Small Bookstores Fight Against Amazon

Photo by Oscar Chevillard on Unsplash

As of December 4th 2020, had raised over £455k for independent bookstores in the UK! 

If you’re not familiar with this, here’s a very brief recap:

Amazon, with its cheaper book prices and the chance of getting a next day delivery, has had a massive negative impact on the bookselling industry. As customers move to the big retailer, small and independent bookstores have been forced to close their doors. Statistically, this seems to have been happening since before Amazon, but the US retailer has undoubtedly accelerated the process. 

According to the Bookseller Association, 1000 indie bookstores in the UK have closed since 1995. Amazon’s hit on the book industry led to Waterstone’s purchase of Foyles (an English bookstore chain) in 2018 because, in the age of Amazon, bigger is better and safer. The retail war is clearly not lost, as the bookstore industry both in the UK and the US has united more than ever before to stand up to the trillion-dollar company. 

Earlier this year, launched in the US, uniting small bookstores that, as bigger names have teamed up, had been left stranded and voiceless. Its wild success led to plans for the UK to get a version sometime in 2021 or 2022, but the impact of the covid-19 crisis led to the acceleration of the project and it officially launched on the 2nd of November 2020. This was especially important so independent bookstores could collect that extra revenue that usually comes in the holiday season.

So how does it work?

Essentially, small bookstores pay a small fee to set up a front on the website, and they get 30% of profits for every book they sell through the website. On the checkout page, the buyer can see exactly how much money will go to the bookstore they’re buying from. It feels refreshing to buy from somewhere that is very transparent about its profits and the destination of its income. The website’s launch has been especially crucial during the ongoing COVID crisis because small bookstores relied on sales through the phone or via email and had a limited outreach to their regular customers. Now, it is easier than ever to buy from them.

What makes Bookstore more special than a typical online store is the human curation and personalisation. Every bookstore has a unique page, and the browsing sections are set up to mirror the shelves of a real bookstore. As readers would ask booksellers for book recommendations, customers can look through the bookseller’s favourite books. In the case of Gay’s the Word, for example, customers can see through Jim’s, Erica’s, and Uli’s favourite picks. By comparison, book recommendations on Amazon are based on the algorithm, or because someone has paid so that their book is recommended to you. Bookshop comes as close it can to replicating the real-world experience of buying books.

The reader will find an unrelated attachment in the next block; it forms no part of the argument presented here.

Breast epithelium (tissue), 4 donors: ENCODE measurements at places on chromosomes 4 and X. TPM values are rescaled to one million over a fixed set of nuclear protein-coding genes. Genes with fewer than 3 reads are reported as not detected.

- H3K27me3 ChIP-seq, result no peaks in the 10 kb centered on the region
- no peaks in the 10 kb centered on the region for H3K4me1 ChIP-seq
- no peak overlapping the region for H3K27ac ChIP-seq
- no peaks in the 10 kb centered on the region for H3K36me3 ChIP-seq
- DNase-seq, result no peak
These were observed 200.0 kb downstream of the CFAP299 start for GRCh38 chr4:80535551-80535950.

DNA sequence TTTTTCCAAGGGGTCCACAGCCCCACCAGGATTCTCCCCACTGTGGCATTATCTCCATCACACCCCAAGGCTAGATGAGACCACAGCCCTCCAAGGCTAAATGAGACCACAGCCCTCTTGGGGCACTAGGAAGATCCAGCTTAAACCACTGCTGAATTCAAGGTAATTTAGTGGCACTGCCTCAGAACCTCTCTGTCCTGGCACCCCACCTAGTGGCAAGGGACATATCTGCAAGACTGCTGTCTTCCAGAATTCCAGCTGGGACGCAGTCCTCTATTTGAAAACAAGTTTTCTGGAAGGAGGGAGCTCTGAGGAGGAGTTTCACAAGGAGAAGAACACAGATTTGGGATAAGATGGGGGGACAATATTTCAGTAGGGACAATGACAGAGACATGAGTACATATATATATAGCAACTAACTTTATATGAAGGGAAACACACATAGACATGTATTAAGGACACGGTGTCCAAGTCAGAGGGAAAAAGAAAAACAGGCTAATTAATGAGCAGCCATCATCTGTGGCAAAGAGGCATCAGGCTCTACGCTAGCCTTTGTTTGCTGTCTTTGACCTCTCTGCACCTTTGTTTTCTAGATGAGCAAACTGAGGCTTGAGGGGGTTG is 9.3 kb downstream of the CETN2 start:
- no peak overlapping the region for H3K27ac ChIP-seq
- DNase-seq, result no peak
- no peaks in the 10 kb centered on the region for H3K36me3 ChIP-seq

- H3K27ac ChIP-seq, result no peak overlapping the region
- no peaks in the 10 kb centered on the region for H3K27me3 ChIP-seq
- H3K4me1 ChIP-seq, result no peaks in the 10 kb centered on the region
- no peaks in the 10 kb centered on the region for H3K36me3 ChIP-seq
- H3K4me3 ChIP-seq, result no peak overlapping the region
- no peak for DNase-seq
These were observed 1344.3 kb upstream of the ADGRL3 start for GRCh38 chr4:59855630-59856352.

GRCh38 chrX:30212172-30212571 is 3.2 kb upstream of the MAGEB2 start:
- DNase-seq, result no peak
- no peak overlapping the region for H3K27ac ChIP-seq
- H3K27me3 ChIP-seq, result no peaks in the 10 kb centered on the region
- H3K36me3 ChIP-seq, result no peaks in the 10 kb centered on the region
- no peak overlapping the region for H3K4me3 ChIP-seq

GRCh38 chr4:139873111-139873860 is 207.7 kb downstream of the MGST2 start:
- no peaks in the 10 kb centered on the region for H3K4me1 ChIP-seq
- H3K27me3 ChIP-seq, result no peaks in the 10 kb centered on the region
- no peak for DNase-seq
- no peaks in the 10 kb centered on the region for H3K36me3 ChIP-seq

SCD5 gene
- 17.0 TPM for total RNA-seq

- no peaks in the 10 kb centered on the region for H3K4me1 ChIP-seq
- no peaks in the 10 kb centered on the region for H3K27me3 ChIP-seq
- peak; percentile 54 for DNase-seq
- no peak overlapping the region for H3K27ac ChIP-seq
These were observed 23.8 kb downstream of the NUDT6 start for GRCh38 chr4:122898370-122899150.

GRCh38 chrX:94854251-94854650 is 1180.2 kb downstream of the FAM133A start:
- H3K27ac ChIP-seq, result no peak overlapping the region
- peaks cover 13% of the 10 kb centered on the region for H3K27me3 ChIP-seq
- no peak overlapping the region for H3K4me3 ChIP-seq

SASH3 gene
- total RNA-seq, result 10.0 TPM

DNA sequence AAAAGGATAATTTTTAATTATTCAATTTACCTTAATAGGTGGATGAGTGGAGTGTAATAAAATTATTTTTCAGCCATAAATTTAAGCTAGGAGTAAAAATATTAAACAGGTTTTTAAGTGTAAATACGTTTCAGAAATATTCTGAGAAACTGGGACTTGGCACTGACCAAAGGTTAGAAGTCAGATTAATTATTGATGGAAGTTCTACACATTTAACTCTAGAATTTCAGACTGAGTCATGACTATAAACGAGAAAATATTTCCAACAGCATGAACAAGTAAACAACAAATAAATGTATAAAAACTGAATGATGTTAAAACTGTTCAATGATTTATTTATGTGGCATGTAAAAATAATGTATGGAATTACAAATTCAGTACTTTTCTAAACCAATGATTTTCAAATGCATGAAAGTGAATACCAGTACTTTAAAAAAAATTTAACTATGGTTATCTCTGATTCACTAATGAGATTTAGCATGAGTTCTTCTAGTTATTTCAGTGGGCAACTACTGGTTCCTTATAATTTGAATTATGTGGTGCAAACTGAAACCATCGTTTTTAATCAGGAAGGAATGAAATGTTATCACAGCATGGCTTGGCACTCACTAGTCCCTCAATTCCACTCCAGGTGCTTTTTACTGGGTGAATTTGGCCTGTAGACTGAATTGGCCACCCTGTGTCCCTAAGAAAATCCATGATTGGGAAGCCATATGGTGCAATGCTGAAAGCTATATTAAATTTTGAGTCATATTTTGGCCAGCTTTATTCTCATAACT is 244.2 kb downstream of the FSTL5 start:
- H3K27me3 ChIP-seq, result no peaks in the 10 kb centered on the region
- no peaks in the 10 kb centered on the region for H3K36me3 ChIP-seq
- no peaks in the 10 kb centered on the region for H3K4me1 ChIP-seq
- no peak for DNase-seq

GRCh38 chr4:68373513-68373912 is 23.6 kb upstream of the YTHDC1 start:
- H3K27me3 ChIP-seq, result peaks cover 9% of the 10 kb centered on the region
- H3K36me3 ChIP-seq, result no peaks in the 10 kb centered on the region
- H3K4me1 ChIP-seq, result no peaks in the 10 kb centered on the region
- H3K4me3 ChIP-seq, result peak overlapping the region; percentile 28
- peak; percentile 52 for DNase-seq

Furthermore, customers can look up new stores on a map, making the discovery of new hidden gems in the city much easier than random Google searches and recommendations from blog lists.

As a conscious customer, it feels good to visit the website and see the bar that very publicly states how much money has been raised so far to support indie bookstores. It is a lifeline for booksellers, and you know your money is going directly towards paying for rent, groceries, school lessons, or anything else that’s not making Jeff Bezos’ pocket bigger.

The thing in particular that makes Bookstore stand out is its mission to benefit the public good by supporting the literary community, and its rules state that it cannot be sold to a major US retailer, including Amazon. They take a clear stand against the creation of conglomerates and support the integrity of small business in the age of retail giants.

It is certainly an exciting time for small bookstores in the UK and the US, and the creators of Bookshop are now shifting their attention to Spain and Portugal. We are slowly seeing a concentrated, international effort to kick Amazon out of the bookselling industry. Time will tell about the long-term effects of this, but it certainly seems like the fight against Amazon is getting more even. Indie bookstores are no longer isolated and voiceless. One can almost compare the website’s launch to the founding of a union for small booksellers. 

So, if you’re looking for a place to do your Christmas book shopping, seems like the perfect place for it.

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